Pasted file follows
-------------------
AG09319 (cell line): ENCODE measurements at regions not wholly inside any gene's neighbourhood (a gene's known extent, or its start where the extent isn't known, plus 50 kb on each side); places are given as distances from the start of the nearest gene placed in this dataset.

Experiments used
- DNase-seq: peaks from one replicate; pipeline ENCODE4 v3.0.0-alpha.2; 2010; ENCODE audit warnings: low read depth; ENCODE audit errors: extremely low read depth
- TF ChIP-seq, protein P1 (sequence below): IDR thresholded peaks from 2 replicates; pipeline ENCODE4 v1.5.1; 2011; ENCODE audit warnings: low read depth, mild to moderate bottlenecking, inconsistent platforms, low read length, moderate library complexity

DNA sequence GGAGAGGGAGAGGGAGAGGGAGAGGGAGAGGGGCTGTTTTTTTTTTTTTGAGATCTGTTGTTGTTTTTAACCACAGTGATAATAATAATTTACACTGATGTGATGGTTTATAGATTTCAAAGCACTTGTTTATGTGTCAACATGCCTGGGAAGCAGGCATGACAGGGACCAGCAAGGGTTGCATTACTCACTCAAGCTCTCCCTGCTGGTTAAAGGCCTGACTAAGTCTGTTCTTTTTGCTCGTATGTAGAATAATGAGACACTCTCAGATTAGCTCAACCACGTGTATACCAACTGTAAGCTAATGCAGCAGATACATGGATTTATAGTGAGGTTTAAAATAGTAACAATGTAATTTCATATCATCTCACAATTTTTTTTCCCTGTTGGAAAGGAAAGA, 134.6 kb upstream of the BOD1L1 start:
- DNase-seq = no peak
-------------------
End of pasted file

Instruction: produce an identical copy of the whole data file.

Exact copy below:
AG09319 (cell line): ENCODE measurements at regions not wholly inside any gene's neighbourhood (a gene's known extent, or its start where the extent isn't known, plus 50 kb on each side); places are given as distances from the start of the nearest gene placed in this dataset.

Experiments used
- DNase-seq: peaks from one replicate; pipeline ENCODE4 v3.0.0-alpha.2; 2010; ENCODE audit warnings: low read depth; ENCODE audit errors: extremely low read depth
- TF ChIP-seq, protein P1 (sequence below): IDR thresholded peaks from 2 replicates; pipeline ENCODE4 v1.5.1; 2011; ENCODE audit warnings: low read depth, mild to moderate bottlenecking, inconsistent platforms, low read length, moderate library complexity

DNA sequence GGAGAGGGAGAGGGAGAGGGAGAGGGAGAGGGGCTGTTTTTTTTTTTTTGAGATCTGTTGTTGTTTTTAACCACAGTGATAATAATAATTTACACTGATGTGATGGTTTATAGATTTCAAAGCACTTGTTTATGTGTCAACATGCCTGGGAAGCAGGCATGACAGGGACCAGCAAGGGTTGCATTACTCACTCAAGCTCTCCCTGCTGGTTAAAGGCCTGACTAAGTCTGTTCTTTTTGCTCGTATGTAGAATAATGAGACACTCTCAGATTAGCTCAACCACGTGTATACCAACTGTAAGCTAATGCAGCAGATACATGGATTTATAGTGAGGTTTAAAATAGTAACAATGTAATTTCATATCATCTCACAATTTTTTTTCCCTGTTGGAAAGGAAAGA, 134.6 kb upstream of the BOD1L1 start:
- DNase-seq = no peak